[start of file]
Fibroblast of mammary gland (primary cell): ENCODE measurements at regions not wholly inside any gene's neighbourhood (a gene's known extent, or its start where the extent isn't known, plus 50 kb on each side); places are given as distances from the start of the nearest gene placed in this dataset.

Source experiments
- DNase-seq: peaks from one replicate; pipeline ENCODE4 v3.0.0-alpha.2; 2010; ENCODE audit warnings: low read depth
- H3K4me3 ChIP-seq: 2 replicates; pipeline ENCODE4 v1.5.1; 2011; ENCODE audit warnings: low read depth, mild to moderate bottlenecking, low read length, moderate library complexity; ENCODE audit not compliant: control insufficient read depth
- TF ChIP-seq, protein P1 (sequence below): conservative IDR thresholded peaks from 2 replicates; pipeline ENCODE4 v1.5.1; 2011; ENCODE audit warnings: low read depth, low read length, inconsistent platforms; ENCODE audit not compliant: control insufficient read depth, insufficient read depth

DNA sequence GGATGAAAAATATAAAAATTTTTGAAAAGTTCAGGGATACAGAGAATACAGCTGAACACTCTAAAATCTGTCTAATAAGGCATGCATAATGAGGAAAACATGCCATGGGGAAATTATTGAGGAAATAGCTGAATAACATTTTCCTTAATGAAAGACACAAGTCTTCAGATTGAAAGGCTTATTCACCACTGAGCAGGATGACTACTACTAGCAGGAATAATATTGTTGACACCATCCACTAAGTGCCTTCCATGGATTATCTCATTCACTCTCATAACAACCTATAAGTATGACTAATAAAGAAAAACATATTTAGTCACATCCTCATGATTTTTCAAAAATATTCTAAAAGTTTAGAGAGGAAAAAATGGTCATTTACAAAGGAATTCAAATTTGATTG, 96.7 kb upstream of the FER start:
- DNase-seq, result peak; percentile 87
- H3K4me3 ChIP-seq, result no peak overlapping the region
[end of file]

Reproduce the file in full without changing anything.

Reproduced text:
Fibroblast of mammary gland (primary cell): ENCODE measurements at regions not wholly inside any gene's neighbourhood (a gene's known extent, or its start where the extent isn't known, plus 50 kb on each side); places are given as distances from the start of the nearest gene placed in this dataset.

Source experiments
- DNase-seq: peaks from one replicate; pipeline ENCODE4 v3.0.0-alpha.2; 2010; ENCODE audit warnings: low read depth
- H3K4me3 ChIP-seq: 2 replicates; pipeline ENCODE4 v1.5.1; 2011; ENCODE audit warnings: low read depth, mild to moderate bottlenecking, low read length, moderate library complexity; ENCODE audit not compliant: control insufficient read depth
- TF ChIP-seq, protein P1 (sequence below): conservative IDR thresholded peaks from 2 replicates; pipeline ENCODE4 v1.5.1; 2011; ENCODE audit warnings: low read depth, low read length, inconsistent platforms; ENCODE audit not compliant: control insufficient read depth, insufficient read depth

DNA sequence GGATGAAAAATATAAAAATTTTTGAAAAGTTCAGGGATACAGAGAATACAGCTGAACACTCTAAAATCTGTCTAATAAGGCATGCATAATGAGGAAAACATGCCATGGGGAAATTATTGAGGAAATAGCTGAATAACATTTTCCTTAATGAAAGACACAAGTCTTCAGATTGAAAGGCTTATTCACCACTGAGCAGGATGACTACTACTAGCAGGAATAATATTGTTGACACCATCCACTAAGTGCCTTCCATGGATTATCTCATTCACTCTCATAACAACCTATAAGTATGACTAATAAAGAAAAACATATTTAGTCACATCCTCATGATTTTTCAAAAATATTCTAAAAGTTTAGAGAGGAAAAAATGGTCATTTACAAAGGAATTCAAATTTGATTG, 96.7 kb upstream of the FER start:
- DNase-seq, result peak; percentile 87
- H3K4me3 ChIP-seq, result no peak overlapping the region